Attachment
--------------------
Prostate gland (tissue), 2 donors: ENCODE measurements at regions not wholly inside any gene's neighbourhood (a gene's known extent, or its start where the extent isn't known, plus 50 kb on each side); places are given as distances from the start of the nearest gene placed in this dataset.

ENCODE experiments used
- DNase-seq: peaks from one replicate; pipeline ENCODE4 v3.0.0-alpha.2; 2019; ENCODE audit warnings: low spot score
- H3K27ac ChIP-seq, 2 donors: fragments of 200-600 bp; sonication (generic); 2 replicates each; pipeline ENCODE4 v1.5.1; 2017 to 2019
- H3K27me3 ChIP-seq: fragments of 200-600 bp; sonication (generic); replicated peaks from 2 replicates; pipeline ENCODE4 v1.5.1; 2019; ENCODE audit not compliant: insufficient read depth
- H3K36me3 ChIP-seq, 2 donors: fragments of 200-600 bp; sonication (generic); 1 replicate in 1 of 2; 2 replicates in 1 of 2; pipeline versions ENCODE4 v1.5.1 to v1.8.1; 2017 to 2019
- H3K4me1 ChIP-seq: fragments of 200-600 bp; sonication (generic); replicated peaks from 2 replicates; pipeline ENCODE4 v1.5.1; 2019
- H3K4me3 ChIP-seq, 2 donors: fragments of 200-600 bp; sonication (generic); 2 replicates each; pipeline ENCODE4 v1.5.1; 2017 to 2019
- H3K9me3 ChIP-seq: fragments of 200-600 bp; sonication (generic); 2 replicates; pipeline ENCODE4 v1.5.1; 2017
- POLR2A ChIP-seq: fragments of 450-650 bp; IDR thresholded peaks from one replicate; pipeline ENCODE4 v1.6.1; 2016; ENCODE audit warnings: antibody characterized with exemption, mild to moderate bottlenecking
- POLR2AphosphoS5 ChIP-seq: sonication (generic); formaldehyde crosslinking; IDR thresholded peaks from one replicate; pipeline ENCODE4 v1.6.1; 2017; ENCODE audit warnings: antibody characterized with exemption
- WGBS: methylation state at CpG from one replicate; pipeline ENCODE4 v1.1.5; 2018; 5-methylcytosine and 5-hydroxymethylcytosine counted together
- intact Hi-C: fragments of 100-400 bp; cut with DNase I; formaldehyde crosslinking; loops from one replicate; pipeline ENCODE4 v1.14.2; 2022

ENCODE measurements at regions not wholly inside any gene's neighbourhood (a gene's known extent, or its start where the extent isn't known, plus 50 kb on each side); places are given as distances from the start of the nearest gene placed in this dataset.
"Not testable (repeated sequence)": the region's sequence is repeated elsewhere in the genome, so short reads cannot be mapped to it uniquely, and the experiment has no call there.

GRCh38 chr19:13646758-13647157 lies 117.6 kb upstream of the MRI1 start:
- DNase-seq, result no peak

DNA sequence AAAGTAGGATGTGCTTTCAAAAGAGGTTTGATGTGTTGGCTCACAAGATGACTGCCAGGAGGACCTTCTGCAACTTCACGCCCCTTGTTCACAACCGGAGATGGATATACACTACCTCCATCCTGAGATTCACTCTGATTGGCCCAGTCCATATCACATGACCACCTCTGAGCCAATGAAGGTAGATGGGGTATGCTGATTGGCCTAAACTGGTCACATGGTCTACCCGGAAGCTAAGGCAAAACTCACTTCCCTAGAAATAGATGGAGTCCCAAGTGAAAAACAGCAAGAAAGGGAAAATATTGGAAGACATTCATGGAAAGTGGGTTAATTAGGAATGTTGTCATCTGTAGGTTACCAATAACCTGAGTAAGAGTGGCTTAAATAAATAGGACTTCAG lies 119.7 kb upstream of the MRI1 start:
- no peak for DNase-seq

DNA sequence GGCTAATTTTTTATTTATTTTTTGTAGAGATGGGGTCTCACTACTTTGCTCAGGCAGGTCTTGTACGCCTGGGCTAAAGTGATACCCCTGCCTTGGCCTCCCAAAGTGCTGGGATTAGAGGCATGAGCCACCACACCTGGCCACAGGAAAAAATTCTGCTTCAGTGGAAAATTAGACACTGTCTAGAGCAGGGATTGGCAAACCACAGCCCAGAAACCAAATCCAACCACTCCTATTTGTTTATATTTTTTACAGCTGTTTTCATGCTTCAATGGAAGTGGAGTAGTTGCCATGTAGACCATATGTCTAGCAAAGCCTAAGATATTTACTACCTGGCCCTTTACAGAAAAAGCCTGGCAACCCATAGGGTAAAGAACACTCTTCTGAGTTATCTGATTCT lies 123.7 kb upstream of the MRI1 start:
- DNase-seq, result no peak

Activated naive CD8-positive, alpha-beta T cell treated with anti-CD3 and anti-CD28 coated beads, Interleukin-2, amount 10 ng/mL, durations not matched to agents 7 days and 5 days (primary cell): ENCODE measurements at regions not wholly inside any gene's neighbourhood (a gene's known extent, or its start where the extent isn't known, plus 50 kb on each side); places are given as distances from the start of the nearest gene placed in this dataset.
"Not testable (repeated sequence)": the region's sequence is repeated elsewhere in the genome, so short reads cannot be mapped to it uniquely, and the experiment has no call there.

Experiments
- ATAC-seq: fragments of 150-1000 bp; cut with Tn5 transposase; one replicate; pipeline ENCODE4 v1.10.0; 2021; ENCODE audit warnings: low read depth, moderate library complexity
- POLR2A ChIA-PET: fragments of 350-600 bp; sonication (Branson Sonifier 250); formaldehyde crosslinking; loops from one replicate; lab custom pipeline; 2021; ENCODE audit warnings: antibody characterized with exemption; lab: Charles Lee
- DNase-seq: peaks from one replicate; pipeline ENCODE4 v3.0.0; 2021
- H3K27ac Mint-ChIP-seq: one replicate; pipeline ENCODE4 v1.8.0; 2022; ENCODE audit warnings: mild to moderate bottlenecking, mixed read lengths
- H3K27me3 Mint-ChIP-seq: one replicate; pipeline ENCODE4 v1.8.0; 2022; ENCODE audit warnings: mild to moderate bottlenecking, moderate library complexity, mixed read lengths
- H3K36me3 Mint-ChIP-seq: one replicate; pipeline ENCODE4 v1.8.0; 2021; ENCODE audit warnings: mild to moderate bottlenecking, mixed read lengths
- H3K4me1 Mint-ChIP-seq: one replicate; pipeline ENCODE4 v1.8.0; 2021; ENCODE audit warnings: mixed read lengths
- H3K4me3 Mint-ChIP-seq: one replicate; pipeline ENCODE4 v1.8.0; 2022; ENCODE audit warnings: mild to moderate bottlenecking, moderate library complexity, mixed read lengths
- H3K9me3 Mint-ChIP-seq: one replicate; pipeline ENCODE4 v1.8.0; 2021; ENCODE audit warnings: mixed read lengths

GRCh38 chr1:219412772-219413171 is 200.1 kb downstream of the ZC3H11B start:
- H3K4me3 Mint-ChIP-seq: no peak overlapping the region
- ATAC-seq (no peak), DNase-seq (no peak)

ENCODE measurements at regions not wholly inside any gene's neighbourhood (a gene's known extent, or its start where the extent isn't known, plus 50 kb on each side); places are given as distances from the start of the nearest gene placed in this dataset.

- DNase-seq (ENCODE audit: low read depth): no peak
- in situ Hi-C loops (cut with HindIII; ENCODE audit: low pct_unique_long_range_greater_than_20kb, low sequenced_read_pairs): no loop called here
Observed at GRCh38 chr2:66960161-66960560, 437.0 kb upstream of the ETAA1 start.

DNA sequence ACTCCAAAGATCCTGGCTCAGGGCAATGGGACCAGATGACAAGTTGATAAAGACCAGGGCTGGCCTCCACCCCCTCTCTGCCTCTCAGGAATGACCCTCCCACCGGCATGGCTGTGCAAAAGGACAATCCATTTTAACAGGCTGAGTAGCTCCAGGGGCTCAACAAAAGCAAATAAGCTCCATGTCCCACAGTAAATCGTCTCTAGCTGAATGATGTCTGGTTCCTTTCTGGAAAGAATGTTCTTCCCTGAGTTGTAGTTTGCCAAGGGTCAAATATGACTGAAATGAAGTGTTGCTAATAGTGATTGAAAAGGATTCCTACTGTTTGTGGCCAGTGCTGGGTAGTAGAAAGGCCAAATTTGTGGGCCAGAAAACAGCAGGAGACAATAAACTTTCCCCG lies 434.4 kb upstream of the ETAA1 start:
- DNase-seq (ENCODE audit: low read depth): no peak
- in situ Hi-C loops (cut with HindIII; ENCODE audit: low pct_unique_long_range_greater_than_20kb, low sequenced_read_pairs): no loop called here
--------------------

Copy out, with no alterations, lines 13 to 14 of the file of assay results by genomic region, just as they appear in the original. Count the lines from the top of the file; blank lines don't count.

- intact Hi-C: fragments of 100-400 bp; cut with DNase I; formaldehyde crosslinking; loops from one replicate; pipeline ENCODE4 v1.14.2; 2022

ENCODE measurements at regions not wholly inside any gene's neighbourhood (a gene's known extent, or its start where the extent isn't known, plus 50 kb on each side); places are given as distances from the start of the nearest gene placed in this dataset.